Evan Smith: Your memoir, Wiser in Battle, is bracingly candid. For somebody who spent 33 years in the Army, you’re fairly critical of many of the people you worked with and their prosecution of the war in Iraq.
Ricardo Sanchez: It was excruciatingly painful for me to write this book because of the value of loyalty that we embrace as warriors in service to our country, but in the end it was about precisely that issue, loyalty, and where those loyalties lie. I felt my loyalty had to rest with the country, with what was best for America. In the military we tell ourselves that we learn while we’re fighting so we can protect our soldiers. As I look back, it’s clear to me that we do not, as a nation and as an Army, really understand the political and military decisions that led us to the point where we are today or the strategic mistakes we made. We have refused to address the occupation [of Iraq by U.S.-led forces] with any sense of objectivity.
ES: Tell me what those strategic mistakes were. What should we have done differently before the invasion?
RS: We should have ensured that we were planning with the totality of national power. We were embarking on a regime-change mission in Iraq, and history tells us clearly that when you occupy a country in the aftermath of those types of military operations, you’re going to have a very significant requirement to rebuild governments, businesses, security forces.
ES: So this was a manpower issue.
RS: Not just manpower but resources and dollars and coalitions that had to be built. We didn’t understand how big of a task it was going to be, and we went into it with a fractured government effort. We placed the entire responsibility for planning on the Department of Defense, and then it fractured internally. The military didn’t have responsibility for all of the phases of the campaign.
ES: Then it was a leadership issue.
RS: Yes. It starts at the very top. The development of an overall strategy at the national level that could synchronize the power of the different Cabinet departments—State, Justice, and so on—never occurred. That has been probably the biggest failure in being able to bring security and stability back to Iraq.
ES: Who should have been in charge?
RS: The National Security Council. That’s how it’s been since 1948. That’s the only body that has the authority, given by the president, to bring together all of the Cabinet members and lead us through the execution of a national strategy.
ES: Why didn’t it happen in this case?
RS: What happened here—and this is pretty well established in the reviews that have taken place—is that the responsibility was assigned to the Department of Defense, and Defense did not go out and synchronize everyone else. Within Defense, the fracture that occurred was because of Secretary [Donald] Rumsfeld’s involvement in the planning. Eventually an agreement was reached in which General [Tommy] Franks [the commander of U.S. Central Command] would have no responsibility for the post-major-combat-operations phase. [Franks] literally shut off all planning, and when the ground war was over, everyone believed that the war had ended. He issued orders to withdraw forces immediately and to provide only very minimal support to [retired general Jay] Garner’s organization [the Office for Reconstruction and Humanitarian Assistance for Iraq], which had the responsibility for rebuilding the country after we’d torn it down. Garner didn’t have the resources.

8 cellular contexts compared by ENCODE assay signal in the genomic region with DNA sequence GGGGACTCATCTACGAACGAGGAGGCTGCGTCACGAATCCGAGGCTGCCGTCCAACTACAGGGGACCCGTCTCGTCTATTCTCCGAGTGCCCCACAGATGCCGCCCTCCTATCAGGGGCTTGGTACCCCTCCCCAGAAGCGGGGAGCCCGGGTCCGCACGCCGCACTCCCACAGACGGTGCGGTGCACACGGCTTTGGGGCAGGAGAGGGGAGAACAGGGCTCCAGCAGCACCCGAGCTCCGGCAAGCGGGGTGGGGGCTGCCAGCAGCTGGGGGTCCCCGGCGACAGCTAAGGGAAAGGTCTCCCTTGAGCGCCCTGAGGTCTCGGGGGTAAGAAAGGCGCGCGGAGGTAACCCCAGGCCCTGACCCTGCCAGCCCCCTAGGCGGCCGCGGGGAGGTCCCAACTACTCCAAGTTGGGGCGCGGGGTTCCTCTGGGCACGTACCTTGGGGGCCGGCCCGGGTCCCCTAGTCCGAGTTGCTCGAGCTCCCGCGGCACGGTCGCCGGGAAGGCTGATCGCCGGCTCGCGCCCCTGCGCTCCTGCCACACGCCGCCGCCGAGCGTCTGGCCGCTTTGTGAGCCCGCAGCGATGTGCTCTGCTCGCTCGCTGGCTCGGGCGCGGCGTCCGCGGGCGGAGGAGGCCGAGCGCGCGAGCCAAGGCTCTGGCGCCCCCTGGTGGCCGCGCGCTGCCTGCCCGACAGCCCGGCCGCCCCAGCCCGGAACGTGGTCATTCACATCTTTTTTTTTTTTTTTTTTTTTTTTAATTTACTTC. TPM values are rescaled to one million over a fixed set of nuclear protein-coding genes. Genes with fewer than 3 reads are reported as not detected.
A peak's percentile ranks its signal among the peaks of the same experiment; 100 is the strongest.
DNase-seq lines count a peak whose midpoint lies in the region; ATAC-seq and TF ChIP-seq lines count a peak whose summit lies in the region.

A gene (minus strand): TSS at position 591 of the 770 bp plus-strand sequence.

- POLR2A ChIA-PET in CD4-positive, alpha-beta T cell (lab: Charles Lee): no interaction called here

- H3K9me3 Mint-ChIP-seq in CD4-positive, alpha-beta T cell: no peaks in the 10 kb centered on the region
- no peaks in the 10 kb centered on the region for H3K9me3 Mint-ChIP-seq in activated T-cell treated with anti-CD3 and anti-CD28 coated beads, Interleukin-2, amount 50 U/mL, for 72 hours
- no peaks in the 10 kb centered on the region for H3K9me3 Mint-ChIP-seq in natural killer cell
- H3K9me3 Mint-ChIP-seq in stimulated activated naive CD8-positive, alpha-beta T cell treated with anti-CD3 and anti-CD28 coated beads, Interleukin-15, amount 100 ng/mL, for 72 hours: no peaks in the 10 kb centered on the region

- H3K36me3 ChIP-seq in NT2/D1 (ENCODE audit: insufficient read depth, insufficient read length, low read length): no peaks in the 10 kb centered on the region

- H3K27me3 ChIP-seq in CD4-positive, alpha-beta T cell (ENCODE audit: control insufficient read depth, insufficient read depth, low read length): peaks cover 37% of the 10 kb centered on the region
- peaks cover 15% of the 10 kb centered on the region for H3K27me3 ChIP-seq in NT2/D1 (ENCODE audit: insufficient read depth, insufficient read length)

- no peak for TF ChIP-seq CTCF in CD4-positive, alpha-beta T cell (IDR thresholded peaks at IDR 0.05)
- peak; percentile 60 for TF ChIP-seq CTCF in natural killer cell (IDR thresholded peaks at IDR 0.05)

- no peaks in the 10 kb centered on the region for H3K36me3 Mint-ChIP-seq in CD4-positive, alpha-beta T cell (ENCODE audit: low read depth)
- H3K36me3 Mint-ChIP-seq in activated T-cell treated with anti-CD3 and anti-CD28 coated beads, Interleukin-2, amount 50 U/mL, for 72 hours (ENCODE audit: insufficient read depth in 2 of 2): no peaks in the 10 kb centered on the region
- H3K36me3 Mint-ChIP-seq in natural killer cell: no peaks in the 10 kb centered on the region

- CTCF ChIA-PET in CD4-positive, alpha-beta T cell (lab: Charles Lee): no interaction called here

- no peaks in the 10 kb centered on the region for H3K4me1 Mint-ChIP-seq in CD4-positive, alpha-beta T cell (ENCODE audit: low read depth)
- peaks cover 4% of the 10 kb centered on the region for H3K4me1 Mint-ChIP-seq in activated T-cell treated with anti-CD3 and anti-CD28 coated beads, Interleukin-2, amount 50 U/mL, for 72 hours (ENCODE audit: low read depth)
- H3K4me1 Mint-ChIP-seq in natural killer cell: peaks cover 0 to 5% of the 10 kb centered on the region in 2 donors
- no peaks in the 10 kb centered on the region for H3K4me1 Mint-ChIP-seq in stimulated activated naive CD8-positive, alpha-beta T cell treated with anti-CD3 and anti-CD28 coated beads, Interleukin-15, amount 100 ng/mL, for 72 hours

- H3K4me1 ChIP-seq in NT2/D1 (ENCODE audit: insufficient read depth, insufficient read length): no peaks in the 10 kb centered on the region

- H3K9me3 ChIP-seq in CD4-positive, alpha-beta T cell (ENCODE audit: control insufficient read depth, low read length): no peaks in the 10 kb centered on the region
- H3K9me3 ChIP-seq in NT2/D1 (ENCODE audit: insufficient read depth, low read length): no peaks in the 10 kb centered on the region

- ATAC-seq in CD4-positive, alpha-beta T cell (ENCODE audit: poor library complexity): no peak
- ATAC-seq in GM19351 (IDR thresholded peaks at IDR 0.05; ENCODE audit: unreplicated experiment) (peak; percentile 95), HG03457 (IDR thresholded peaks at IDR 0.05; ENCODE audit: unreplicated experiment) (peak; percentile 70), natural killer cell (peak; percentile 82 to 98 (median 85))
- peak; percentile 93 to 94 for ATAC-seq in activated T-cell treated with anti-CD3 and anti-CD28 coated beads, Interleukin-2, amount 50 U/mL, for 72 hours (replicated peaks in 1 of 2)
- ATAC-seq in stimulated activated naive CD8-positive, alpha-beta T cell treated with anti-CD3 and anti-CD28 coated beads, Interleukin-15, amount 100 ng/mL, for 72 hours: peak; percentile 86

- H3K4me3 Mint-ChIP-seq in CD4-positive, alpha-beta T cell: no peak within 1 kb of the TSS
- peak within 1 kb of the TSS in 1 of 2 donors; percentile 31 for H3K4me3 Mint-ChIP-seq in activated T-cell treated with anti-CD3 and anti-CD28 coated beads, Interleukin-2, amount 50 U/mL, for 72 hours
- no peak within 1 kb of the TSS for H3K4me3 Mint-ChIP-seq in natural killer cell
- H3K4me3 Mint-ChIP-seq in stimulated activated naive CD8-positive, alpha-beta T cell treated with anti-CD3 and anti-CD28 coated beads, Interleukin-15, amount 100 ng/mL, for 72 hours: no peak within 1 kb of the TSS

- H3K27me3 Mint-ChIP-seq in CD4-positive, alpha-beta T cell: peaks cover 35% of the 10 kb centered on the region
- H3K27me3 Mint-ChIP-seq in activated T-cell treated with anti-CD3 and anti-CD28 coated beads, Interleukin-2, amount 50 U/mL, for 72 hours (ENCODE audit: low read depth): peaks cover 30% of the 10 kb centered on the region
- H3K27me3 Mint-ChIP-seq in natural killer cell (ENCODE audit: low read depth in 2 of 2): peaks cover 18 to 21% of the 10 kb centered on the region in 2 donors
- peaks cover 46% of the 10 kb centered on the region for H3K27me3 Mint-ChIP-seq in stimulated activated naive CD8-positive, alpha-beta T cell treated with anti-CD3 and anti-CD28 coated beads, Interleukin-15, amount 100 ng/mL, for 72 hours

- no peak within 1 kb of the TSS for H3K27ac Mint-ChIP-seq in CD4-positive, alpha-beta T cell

ES: As a result, pandemonium breaks out.
RS: Exactly. The first economic coalition effort, where we tried to go to different countries and have a donors’ conference, wasn’t until the late fall of 2003—six or seven months after we’d been in Iraq. And we didn’t get supplemental financial resources into the country until 2004.
ES: As I listen to you talk about how we inadequately prepared for this early part of the war, the name that keeps coming to mind is Eric Shinseki. As the Army’s chief of staff, General Shinseki was critical of the administration in testimony before the Senate Armed Services Committee for not providing enough manpower to the war effort, and he suddenly found himself out of a job. Was he right all along?
RS: I did not have any problems with the estimates he was making. I was a two-star division commander, but I was well aware of the challenges that our nation had in Bosnia and in Kosovo. I was well aware of what we deployed because I had fought in Desert Storm. Everything that I understood about the military judgment that had been applied to our war-fighting plans was consistent with what he was saying. So, yeah, I believe he was right.
ES: Why didn’t more people speak up at the time? Why didn’t you speak up?
RS: There’s civilian control of the military, okay? Any military officer, especially a general, is bound by his oath, where he swears to support and defend the Constitution and to obey the orders of the president. There may be a debate that we as a nation want to get into, in which we would consider having officers speak out publicly and oppose the decisions of our civilian leadership, but if you allow that to happen, you’re eroding the foundations of our democracy.
ES: Did General Shinseki erode the foundations of our democracy?